# Accessing barycentric coordinates inside fragment shader

In the fragment shader, values are naturally interpolated. For example, if I have three vertices, each with a color, red for the first vertex, green for the second and blue for the third. If I render a triangle with them, the expected result is the common triangle.

Obviously, OpenGL calculates the interpolation coefficients (a, b, c) for each point inside the triangle. Is there any way to explicitly access these values or would I need to calculate the fragment coordinates of the three vertices and find the barycentric coordinates of the point myself? I know this is perfectly feasible, but I thought OpenGL could have provided something.

You can pass the barycentric coordinates of the triangle vertices as attributes into the vertex shader. The attribute values for the 3 vertices are simply (1, 0, 0), (0, 1, 0), and (0, 0, 1). Then pass the attribute value through to the fragment shader (using a `varying` variable in legacy OpenGL, `out` in vertex shader and `in` in fragment shader in core OpenGL). Then value of the variable received by the fragment shader are the barycentric coordinates of the fragment.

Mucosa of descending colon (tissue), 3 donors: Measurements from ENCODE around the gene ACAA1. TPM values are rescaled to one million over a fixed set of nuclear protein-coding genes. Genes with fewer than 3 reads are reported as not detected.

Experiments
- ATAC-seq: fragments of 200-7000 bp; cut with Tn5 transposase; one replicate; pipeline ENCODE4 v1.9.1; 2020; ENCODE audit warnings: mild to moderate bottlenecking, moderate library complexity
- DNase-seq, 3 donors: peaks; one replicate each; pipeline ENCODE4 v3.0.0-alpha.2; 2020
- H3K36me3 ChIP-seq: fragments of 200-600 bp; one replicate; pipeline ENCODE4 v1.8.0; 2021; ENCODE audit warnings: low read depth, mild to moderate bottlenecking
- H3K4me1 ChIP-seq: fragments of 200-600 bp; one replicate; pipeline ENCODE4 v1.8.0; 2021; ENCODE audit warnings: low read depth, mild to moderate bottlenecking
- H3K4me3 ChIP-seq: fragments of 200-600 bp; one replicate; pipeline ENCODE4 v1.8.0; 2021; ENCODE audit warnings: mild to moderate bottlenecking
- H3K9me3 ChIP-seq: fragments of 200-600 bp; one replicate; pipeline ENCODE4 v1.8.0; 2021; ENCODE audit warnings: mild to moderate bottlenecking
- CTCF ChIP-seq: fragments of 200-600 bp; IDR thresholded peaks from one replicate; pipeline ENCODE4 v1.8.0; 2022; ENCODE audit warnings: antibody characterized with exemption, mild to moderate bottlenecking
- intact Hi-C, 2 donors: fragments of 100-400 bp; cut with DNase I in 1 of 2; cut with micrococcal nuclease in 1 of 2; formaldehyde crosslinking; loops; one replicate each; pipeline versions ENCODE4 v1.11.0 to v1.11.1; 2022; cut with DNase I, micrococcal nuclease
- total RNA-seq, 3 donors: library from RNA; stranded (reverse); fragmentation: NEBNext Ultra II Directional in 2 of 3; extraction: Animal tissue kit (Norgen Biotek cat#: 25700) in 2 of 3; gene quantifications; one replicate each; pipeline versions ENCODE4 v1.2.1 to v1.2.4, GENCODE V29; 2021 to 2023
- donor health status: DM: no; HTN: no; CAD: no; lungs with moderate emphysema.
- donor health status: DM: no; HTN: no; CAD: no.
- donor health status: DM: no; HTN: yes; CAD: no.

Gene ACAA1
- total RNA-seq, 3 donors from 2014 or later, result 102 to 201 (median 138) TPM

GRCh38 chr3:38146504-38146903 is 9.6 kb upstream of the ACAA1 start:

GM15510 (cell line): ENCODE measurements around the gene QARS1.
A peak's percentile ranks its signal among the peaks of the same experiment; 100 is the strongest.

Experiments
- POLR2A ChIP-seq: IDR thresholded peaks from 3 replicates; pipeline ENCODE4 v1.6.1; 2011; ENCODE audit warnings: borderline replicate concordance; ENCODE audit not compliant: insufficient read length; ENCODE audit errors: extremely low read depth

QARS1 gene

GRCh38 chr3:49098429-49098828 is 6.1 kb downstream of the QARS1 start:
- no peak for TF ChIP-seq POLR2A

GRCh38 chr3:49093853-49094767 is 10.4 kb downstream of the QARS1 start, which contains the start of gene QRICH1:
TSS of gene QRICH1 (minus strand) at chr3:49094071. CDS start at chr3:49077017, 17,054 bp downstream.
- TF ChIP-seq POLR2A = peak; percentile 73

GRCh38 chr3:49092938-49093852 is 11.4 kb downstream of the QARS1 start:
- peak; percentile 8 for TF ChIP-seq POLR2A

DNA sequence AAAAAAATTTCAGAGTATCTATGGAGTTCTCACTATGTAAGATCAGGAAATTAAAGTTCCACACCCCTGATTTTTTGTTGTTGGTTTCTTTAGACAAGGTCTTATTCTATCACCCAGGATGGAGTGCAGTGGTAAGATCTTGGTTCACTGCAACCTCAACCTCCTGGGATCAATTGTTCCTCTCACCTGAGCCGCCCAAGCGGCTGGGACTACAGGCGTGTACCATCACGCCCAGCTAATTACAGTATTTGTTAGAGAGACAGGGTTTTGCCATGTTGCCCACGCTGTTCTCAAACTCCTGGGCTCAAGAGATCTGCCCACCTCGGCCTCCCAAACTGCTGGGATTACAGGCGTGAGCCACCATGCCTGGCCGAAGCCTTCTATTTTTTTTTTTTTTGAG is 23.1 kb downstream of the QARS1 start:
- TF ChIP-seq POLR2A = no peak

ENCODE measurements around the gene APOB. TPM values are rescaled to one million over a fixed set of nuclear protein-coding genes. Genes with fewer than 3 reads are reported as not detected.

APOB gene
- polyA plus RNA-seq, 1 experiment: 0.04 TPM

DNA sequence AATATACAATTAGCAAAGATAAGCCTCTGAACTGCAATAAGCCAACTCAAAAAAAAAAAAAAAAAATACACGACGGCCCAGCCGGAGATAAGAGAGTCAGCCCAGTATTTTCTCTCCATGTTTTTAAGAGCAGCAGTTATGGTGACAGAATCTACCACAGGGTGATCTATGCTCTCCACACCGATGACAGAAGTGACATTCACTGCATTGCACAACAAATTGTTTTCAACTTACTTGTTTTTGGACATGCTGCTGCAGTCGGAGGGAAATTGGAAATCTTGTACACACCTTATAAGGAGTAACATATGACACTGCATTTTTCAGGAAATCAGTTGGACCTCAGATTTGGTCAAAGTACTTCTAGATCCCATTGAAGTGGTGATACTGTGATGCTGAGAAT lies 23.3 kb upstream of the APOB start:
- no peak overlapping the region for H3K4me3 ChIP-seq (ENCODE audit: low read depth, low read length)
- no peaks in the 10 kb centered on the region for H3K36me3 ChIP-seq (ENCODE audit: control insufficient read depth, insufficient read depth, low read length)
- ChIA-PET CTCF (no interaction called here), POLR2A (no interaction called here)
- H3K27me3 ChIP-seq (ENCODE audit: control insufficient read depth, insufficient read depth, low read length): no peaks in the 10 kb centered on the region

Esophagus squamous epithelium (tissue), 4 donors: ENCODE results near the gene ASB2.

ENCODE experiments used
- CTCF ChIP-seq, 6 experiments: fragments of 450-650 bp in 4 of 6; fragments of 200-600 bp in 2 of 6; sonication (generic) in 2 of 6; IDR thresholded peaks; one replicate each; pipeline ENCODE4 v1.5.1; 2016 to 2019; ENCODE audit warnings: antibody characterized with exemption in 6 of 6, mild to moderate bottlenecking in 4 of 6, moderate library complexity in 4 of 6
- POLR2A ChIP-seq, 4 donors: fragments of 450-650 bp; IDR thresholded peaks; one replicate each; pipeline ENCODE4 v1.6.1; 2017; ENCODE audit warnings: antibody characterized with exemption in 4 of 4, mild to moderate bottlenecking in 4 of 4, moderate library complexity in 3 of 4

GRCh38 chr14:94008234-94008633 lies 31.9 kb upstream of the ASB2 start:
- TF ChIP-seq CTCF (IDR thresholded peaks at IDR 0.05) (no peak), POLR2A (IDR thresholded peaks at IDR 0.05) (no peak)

• I'd like to add that what this will result in are not the barycentric coordinates the GL will calculate during rasterization, since the rasterizer works in two-dimensional screen space. What you get here are the barycentric coordinates with respect to the 3D object space of the triangle, undistorted by the prespective. If you want the real screen-space barycentric coordinates, you should add the `noperspective` qualifier. It is not really clear from the question which ones are the desired values. – derhass Aug 21 '14 at 13:30
• For a complex mesh, do you need three `vec3` barycentric co-ordinate per vertex? Or can you get away with just one? If three, how then do you prevent these from conflicting between different but neighbouring triangles? – Engineer Jan 27 '15 at 11:15